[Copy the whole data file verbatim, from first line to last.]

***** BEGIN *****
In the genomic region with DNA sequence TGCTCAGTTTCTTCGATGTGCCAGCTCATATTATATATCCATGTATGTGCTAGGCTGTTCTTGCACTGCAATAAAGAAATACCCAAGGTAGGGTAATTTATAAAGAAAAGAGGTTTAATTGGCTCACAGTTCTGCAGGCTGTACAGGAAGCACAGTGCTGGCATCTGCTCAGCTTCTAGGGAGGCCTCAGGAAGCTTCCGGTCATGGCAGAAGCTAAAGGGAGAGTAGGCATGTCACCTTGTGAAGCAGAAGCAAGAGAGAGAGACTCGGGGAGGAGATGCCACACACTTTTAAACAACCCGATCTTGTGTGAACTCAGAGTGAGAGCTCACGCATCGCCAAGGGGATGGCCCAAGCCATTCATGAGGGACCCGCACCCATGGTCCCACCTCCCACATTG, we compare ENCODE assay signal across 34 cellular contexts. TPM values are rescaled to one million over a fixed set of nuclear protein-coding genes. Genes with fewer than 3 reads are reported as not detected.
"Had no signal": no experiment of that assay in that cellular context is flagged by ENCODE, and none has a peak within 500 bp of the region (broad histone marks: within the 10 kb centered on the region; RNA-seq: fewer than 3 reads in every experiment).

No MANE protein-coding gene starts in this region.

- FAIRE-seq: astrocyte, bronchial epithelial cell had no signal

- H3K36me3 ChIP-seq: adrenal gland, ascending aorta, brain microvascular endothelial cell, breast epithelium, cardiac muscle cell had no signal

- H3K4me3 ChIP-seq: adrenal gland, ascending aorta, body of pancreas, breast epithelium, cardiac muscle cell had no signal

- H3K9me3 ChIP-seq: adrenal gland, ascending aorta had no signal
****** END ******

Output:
In the genomic region with DNA sequence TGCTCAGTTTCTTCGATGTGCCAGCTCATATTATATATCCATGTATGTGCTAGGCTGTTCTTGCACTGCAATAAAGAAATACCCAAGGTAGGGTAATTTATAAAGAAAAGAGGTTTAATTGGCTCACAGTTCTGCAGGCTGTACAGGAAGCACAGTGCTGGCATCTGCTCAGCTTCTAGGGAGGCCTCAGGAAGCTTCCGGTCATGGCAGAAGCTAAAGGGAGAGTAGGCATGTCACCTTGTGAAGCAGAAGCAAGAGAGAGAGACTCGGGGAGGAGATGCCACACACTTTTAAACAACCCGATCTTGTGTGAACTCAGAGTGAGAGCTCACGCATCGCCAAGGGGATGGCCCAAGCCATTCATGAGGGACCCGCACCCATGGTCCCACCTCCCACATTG, we compare ENCODE assay signal across 34 cellular contexts. TPM values are rescaled to one million over a fixed set of nuclear protein-coding genes. Genes with fewer than 3 reads are reported as not detected.
"Had no signal": no experiment of that assay in that cellular context is flagged by ENCODE, and none has a peak within 500 bp of the region (broad histone marks: within the 10 kb centered on the region; RNA-seq: fewer than 3 reads in every experiment).

No MANE protein-coding gene starts in this region.

- FAIRE-seq: astrocyte, bronchial epithelial cell had no signal

- H3K36me3 ChIP-seq: adrenal gland, ascending aorta, brain microvascular endothelial cell, breast epithelium, cardiac muscle cell had no signal

- H3K4me3 ChIP-seq: adrenal gland, ascending aorta, body of pancreas, breast epithelium, cardiac muscle cell had no signal

- H3K9me3 ChIP-seq: adrenal gland, ascending aorta had no signal